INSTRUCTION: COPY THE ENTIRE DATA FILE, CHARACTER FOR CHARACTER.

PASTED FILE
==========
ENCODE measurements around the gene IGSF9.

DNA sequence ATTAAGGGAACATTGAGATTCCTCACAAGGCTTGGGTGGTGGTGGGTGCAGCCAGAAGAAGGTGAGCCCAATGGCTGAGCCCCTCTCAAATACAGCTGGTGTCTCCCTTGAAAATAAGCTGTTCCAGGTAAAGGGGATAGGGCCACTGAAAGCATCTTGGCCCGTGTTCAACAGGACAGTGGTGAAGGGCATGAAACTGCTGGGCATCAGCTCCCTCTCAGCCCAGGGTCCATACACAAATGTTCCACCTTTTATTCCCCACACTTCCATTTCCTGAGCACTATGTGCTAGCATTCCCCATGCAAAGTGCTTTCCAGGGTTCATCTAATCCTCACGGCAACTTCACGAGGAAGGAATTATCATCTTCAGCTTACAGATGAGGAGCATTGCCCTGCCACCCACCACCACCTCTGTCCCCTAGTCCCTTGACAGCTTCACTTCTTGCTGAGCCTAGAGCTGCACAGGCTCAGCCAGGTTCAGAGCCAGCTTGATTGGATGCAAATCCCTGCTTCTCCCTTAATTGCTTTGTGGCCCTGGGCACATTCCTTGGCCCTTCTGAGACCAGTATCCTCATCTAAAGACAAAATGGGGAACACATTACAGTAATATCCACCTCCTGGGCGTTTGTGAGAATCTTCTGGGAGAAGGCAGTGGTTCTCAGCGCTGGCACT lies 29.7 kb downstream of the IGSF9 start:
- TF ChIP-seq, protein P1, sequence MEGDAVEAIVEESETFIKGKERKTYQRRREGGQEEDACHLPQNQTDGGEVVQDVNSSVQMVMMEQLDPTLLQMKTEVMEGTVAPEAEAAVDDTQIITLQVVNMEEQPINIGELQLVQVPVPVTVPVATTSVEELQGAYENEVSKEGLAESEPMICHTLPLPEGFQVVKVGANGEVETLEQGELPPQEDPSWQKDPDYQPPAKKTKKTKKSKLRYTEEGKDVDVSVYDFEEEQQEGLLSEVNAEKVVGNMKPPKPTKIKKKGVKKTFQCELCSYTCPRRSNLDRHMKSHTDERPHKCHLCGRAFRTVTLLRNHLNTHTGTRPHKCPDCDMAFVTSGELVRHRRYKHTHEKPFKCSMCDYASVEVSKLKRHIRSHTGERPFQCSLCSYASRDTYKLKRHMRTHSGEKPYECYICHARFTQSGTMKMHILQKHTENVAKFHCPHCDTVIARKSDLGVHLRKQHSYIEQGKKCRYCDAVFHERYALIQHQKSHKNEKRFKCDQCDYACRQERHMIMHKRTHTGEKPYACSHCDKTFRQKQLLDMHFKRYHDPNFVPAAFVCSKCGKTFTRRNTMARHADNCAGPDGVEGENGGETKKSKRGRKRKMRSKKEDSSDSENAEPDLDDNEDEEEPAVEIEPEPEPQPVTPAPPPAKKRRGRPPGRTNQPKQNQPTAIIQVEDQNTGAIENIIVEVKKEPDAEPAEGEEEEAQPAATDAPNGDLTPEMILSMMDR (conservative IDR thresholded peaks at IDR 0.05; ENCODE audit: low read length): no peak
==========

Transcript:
ENCODE measurements around the gene IGSF9.

DNA sequence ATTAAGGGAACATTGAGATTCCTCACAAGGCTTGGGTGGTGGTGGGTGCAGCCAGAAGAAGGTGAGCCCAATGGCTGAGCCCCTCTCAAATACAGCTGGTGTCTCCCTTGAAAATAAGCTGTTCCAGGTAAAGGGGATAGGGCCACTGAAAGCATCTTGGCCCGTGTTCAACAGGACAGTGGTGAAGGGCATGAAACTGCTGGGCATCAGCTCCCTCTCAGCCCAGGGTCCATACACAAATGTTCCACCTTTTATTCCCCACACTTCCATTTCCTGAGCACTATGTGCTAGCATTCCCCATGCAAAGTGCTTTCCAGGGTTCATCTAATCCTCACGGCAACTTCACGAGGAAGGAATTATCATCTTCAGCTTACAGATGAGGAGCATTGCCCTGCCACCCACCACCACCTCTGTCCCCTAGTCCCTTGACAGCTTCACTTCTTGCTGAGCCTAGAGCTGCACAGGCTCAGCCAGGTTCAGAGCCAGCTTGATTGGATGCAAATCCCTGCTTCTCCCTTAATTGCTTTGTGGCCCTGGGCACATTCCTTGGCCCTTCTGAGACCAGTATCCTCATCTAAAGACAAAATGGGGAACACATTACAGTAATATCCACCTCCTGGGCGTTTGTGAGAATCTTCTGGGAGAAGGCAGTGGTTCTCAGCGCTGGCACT lies 29.7 kb downstream of the IGSF9 start:
- TF ChIP-seq, protein P1, sequence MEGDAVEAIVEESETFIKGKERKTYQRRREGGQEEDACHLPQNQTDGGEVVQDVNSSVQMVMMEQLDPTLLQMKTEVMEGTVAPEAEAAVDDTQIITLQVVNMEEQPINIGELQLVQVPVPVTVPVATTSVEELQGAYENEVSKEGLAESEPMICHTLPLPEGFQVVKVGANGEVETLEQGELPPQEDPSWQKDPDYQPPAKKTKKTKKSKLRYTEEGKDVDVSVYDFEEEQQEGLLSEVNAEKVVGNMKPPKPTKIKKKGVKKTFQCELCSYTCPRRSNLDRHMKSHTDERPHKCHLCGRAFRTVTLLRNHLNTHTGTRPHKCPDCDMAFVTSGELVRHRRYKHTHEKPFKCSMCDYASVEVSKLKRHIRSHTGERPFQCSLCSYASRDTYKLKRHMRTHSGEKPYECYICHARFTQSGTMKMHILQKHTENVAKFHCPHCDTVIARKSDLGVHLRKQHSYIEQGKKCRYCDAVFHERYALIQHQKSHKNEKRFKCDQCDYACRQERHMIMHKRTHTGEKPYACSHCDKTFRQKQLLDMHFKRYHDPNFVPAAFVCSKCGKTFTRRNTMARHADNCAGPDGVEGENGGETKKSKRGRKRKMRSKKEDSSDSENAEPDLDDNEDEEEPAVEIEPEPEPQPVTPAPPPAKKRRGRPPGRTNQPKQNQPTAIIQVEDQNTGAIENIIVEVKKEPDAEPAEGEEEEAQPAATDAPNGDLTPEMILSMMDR (conservative IDR thresholded peaks at IDR 0.05; ENCODE audit: low read length): no peak